Tom Liacas

Senior Strategist at NetChange Consulting and Bottom-Liner at Blueprints for Change

This article originally appeared on Medium and is republished here with permission.

With a close eye on the world’s mounting (and interconnected) wicked problems, as well as our closing window of opportunity to act decisively on them, it’s clear to me that emerging people-powered movements — like the student-led climate strikes — are the only forces out there moving with the proper speed and scale to offer us hope of turning things around in time.

If I had heaps of philanthropic money, that is squarely where I would be placing most of my bets — not on more research, on top-down persuasion campaigns or in lobbying centrist governments for incremental change. But that’s just me.

Does progressive people-powered mobilization actually get enough love from funders and decision makers in social change circles these days? The answer, sadly, is not by a long shot.

Having been a fly on the wall during many discussions where advocacy campaign strategy and funding were being pondered and decided on by those with resources and power, I have a good idea of what’s preventing the greater support of people-powered organizing and mobilizing, which I’ll be happy to unpack over time. For now, I want to focus on the measurement and evaluation piece of the puzzle.

“If you can’t measure it, you can’t manage it”, as they say in business circles. In the progressive advocacy world, we could easily swap out “manage” with the words “fund”, “support” and “defend.”

For some time now, working with organizations that are building people-powered approaches — such as distributed organizing — into their campaign design, I have accompanied staff innovators as they presented their plans before their own decision makers, boards and funders. What I noticed, time and again, is a woeful lack of common frameworks for explaining the value of supporter activation and supporter-driven actions to non believers.

omms and development departments all have their impressive numbers to report. The various departments that handle people-powered stuff have a lot of anecdotes and a few case studies but few seem to have compelling metrics that demonstrate value and impact.

And yet, those of us who have had a hand in deploying people-powered approaches intuitively understand that they unlock enormous energy. People these days simply want to do more if the cause is right and when they are given the means and the freedom to take on more responsibility. Seems like a pretty straightforward recipe for going further with existing resources!

Are funders on their way to understanding this? Not yet. To verify the state of affairs around measurement and value capture of people-powered approaches in the philanthropic sector with my colleague Jason Mogus at NetChange, I organized an informal conversation round with some of our contacts in big-name foundations. All confirmed that they were unaware of any credible reporting system that measured the efficacy and impact of these promising new ways of building progressive power.

Rather than depress me, the vacuum of knowledge and frameworks around the impact of people power inspires me as a challenge because I think the systems for tracking and reporting needed will be pretty straightforward once we align on common values and variables within social change campaigns.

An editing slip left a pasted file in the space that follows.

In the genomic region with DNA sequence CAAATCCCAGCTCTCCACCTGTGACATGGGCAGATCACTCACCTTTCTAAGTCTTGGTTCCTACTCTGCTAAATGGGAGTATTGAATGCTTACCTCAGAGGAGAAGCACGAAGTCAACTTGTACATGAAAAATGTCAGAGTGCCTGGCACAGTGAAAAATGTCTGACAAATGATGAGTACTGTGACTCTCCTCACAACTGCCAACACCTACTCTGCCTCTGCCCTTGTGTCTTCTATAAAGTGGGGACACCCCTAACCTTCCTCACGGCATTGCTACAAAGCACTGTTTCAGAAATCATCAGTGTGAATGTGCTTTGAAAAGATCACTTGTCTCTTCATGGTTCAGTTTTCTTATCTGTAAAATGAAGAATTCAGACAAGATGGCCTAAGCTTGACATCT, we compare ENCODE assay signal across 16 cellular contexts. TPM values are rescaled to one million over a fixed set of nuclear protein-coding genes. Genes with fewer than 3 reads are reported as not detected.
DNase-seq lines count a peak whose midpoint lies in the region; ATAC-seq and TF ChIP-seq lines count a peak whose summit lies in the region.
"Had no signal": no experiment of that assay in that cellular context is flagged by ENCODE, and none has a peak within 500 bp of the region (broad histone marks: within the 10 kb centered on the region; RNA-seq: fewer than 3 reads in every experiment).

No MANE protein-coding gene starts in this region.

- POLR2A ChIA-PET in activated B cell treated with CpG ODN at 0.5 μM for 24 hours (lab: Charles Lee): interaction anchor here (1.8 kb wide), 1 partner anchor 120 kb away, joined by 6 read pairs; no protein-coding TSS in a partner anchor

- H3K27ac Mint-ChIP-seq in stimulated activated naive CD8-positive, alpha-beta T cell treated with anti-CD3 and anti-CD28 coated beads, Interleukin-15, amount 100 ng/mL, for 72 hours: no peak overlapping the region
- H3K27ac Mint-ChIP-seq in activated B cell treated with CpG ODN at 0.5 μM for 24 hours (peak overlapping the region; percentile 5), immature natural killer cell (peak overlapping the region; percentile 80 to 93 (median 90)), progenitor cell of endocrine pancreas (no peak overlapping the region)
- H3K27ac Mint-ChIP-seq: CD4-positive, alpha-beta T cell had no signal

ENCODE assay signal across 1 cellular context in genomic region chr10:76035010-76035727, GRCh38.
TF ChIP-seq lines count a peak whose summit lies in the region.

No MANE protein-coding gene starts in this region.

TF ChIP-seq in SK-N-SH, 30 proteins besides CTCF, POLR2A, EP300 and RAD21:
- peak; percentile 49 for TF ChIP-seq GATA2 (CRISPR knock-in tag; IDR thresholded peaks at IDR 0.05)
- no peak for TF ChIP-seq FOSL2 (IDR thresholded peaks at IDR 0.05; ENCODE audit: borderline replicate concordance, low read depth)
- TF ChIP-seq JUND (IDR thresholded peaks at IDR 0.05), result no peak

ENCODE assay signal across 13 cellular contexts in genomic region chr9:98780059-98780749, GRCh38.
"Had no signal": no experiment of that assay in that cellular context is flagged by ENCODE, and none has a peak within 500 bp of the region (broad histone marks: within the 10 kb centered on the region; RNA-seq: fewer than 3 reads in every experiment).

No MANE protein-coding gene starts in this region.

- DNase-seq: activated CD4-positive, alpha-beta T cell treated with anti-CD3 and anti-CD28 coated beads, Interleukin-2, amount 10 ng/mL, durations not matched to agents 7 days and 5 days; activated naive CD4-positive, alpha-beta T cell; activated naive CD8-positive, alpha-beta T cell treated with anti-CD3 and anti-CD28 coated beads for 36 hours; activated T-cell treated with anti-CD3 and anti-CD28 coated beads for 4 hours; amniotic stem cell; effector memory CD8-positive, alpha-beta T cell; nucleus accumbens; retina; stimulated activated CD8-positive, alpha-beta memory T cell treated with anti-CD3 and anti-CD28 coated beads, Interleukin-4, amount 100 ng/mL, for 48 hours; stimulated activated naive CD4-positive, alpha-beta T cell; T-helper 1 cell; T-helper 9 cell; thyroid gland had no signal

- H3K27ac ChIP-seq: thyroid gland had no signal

This is why I’m really excited to be involved in the Measuring People Power project*, launched by friends at Mobilisation Lab. For now, it’s a survey making the rounds of social change organizations of all sizes and from continents in the north and south, to benchmark how they measure people power. Once this landscape analysis comes out we can begin the work of proposing new measurement and reporting systems that capture value and communicate it in a language that decision makers understand.

There’s still time take the Measuring People Power survey here

I know full well that there are a whole series of systemic and historic barriers that are keeping back truly transformative social change work but the metrics piece is an important one.

If we tackle it successfully and prove the value of this approach as the clearest path towards building the power that we need, it becomes a lot harder to argue against investing in organizing approaches that:

  • Respect the power and agency of all people
  • Encourage leaderful structures and movements
  • Distribute knowledge and power among grassroots supporters
  • Allow for collective consultation and deliberation
  • Work across movements and groups to build resilient progressive networks

And to loop back to the beginning, if we resourced and deployed such movement-building rapidly and at full scale, we would actually stand a fighting chance of securing a world of fair, inclusive and caring societies that respect the resource limits of the earth.

*Measuring People Power is a joint project with the following research partners, funders, advisors, peers, and consults: 350.org, Blueprints for Change, Care2, Climate Advocacy Lab, DoBigGood, Ford Foundation, FRIDA Foundation, George Washington University, Greenpeace International, J-PAL, Mobilisation Lab, NetChange, OPEN Network, Research4Impact, Save the Children UK, Story of Stuff Project, and The Movement Cooperative.